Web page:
6 years older.

GAC
09-27-2006, 08:22 PM
This is my take on it as well.

We went through an episode of bird's nests in the dryer vents. So I check those fairly often and when I see suspicious bird activity.

OK - what is suspicious bird activity? Are they wearing trench coats? :lol:

GAC
09-27-2006, 08:27 PM
Mine's 12 years older then his and my ducts are as clean as a marine's rifle. or so the furnance guy told me, he said..."you must be really clean."

Mine are about 30 days old. :lol:

LoganBuck
09-28-2006, 12:11 AM
After my Grandfather died, my parents did some renovations and then moved into his house. Nobody used the dryer for three months. When my mom went to use it, the stench of death filled the house. A chipmunk had crawled into the vent and died. Easily the worst smell ever.

Rojo
09-28-2006, 10:20 PM
Can I just interrupt to say this is about the most prosaic thread ever.

Love you guys, don't you dare change.

vaticanplum
09-28-2006, 10:38 PM
After my Grandfather died, my parents did some renovations and then moved into his house. Nobody used the dryer for three months. When my mom went to use it, the stench of death filled the house. A chipmunk had crawled into the vent and died. Easily the worst smell ever.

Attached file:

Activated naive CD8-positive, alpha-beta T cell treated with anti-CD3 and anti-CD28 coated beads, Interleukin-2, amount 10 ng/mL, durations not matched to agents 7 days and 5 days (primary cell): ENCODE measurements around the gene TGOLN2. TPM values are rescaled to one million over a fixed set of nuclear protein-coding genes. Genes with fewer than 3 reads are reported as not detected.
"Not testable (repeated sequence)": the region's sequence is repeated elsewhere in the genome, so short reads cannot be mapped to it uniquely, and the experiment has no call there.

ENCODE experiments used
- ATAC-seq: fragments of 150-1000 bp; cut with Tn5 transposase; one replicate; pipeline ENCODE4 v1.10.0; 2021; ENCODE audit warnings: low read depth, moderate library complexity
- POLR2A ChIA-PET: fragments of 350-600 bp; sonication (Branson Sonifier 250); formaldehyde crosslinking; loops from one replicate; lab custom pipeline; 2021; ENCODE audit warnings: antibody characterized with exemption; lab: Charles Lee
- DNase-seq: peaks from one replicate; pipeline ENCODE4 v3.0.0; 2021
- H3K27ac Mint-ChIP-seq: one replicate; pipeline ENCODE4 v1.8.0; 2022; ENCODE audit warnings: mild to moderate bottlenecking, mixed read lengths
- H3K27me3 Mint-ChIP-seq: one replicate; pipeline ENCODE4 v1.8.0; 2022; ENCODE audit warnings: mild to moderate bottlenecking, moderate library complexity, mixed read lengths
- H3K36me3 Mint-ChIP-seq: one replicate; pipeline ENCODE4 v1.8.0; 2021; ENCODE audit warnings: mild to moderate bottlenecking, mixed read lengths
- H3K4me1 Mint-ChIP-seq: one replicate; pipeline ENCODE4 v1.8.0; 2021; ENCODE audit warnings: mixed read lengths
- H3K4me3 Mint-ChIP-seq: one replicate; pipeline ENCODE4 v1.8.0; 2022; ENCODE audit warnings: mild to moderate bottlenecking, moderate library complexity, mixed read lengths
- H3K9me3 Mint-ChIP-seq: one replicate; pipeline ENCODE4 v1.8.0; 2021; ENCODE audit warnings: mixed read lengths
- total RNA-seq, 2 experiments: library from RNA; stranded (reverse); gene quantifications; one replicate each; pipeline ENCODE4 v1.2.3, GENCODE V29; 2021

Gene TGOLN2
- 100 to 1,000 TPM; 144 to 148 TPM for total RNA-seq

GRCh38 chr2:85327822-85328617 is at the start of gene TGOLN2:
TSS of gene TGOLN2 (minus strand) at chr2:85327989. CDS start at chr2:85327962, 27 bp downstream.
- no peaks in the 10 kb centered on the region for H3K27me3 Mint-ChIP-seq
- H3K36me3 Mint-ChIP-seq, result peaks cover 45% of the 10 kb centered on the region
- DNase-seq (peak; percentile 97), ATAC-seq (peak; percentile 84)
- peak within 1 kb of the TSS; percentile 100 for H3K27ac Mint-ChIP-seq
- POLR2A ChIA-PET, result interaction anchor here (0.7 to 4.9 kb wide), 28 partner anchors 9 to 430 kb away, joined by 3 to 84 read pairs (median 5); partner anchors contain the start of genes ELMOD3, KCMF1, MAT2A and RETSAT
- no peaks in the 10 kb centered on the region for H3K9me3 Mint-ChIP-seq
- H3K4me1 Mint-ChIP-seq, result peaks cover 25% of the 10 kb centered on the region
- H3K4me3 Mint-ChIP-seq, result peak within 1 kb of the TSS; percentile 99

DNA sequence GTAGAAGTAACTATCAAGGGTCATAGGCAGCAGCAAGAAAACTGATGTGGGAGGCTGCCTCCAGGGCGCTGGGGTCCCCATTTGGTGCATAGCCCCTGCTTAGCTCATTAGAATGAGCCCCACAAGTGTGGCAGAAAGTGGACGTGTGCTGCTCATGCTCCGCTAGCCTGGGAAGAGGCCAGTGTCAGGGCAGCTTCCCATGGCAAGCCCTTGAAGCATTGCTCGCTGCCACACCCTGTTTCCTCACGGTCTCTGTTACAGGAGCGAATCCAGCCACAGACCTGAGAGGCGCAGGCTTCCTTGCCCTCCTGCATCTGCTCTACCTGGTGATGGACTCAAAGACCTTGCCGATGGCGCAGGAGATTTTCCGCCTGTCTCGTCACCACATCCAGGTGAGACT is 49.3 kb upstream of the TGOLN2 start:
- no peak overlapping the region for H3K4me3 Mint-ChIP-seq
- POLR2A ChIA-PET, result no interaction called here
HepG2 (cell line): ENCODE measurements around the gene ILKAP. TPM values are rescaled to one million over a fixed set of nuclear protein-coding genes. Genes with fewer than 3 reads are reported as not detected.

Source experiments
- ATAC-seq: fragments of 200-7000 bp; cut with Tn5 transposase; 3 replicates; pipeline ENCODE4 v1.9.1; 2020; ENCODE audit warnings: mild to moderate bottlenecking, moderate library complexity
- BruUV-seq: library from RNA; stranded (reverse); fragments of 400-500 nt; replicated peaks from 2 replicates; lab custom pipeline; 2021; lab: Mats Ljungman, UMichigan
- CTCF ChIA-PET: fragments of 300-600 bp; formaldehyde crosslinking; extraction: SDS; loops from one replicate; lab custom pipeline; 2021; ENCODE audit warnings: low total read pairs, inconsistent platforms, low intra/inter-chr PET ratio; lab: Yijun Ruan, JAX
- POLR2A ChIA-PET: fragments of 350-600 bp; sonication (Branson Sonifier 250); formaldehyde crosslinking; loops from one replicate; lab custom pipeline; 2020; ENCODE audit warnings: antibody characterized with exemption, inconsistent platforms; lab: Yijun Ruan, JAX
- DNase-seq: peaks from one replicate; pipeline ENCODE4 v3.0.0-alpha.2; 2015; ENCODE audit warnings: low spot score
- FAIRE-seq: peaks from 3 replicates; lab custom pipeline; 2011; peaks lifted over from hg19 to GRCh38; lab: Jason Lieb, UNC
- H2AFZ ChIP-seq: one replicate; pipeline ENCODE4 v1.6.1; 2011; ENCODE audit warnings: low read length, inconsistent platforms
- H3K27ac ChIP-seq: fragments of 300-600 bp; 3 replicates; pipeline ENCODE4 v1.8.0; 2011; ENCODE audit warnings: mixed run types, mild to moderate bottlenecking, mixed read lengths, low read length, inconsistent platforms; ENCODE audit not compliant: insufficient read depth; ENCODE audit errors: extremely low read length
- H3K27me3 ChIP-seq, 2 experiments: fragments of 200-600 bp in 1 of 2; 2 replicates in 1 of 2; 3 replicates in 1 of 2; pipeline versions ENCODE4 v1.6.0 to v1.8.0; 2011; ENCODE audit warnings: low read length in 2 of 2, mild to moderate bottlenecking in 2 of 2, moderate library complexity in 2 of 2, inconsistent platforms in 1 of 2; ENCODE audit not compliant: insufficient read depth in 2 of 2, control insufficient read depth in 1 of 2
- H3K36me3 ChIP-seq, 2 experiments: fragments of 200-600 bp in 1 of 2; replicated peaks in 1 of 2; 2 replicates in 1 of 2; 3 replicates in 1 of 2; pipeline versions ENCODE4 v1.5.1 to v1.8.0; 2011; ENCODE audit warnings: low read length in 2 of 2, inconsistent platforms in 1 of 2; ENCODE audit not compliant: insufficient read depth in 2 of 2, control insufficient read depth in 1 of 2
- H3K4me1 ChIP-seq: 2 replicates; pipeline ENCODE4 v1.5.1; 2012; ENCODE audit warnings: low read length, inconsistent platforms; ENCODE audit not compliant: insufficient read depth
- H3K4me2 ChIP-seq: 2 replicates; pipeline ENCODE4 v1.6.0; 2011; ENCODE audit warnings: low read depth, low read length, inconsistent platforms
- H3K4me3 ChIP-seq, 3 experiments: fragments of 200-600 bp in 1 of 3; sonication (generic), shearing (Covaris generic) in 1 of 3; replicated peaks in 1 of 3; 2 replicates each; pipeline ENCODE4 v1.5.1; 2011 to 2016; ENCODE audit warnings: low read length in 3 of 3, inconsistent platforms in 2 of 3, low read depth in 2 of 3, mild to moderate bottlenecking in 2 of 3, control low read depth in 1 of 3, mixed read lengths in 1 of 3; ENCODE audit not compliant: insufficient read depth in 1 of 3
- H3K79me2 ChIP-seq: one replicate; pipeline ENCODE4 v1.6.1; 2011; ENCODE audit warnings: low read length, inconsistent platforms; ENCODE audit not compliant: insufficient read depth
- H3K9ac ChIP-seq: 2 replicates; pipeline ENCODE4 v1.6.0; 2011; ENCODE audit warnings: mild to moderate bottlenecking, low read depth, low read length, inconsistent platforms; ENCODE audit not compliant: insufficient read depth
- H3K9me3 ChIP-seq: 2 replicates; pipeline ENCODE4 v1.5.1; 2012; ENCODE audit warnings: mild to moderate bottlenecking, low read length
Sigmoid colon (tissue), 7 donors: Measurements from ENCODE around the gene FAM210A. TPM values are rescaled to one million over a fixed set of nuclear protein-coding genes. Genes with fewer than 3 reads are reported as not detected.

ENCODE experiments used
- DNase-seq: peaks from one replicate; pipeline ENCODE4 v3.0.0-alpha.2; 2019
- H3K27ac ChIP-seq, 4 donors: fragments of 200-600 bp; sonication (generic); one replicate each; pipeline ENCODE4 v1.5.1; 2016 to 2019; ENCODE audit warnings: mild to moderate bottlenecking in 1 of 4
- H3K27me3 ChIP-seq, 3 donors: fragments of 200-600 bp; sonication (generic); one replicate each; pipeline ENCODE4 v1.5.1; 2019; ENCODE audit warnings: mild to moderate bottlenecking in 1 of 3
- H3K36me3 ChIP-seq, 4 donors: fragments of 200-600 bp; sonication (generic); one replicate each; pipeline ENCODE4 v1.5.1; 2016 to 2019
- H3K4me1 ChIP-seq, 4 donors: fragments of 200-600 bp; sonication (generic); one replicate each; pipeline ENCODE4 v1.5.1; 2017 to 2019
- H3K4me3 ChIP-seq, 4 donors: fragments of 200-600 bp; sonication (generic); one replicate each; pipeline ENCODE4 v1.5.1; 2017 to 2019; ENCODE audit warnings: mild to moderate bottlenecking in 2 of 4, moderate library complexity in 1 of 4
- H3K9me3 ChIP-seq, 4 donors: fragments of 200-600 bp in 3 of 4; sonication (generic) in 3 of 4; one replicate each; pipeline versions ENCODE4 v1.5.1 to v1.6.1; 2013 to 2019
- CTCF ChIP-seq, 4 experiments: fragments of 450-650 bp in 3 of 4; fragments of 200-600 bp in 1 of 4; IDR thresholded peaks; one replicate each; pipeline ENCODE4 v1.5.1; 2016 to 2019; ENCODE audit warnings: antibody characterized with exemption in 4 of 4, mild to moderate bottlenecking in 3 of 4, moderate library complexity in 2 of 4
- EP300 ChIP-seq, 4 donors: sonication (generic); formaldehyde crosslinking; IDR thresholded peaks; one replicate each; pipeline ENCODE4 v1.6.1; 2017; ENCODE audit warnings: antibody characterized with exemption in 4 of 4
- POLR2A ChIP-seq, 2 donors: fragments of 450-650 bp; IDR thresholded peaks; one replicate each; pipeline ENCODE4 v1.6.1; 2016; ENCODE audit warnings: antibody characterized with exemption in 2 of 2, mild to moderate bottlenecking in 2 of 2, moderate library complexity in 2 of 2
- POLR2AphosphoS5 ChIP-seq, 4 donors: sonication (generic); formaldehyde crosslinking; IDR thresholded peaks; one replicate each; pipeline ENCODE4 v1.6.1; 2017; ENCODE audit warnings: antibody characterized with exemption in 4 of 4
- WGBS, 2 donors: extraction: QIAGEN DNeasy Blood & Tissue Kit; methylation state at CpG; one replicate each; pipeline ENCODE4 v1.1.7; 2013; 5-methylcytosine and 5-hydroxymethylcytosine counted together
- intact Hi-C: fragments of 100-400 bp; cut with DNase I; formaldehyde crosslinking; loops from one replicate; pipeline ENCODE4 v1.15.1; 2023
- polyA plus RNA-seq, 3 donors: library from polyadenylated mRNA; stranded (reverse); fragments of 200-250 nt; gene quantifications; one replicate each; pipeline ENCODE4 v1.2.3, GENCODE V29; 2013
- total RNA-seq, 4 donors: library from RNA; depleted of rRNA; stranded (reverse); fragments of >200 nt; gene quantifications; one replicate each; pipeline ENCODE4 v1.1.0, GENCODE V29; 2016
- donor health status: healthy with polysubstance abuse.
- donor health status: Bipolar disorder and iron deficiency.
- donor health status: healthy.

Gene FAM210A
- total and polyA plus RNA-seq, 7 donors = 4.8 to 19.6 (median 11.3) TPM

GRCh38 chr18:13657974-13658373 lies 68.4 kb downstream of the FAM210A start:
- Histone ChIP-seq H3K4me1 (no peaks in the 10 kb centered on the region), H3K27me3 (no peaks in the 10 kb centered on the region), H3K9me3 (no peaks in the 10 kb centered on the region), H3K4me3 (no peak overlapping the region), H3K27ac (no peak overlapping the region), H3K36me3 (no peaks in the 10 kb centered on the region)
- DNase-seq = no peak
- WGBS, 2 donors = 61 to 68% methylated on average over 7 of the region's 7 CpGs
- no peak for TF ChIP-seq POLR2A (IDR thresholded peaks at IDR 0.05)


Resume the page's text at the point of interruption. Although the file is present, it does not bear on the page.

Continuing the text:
This may actually kill Red in Chicago, but in the bar where I worked in New York, we would have rats die in the floorboards every once in a while. This was an extremely clean place that passed inspection 100% every time, no one would have ever need worried about the food, and there was a great cat in the basement who killed all rodents. But this building was probably two hundred years old, there are simply little cracks and little passageways, away from the kitchen and the cat, that no one could get to. So occasionally a rat would die under the floor and the stench would be horrible for a few weeks. There was nothing we could do about it -- we couldn't pull up the floorboards or the bar; it was impossible to tell exactly where it was anyway -- and we'd just open the windows and door and hope that customers wouldn't be too bothered by it (it was a very little place). Eventually it would decompose and the smell would go away. So there are probably a fair amount of little rodent skeletons down there :D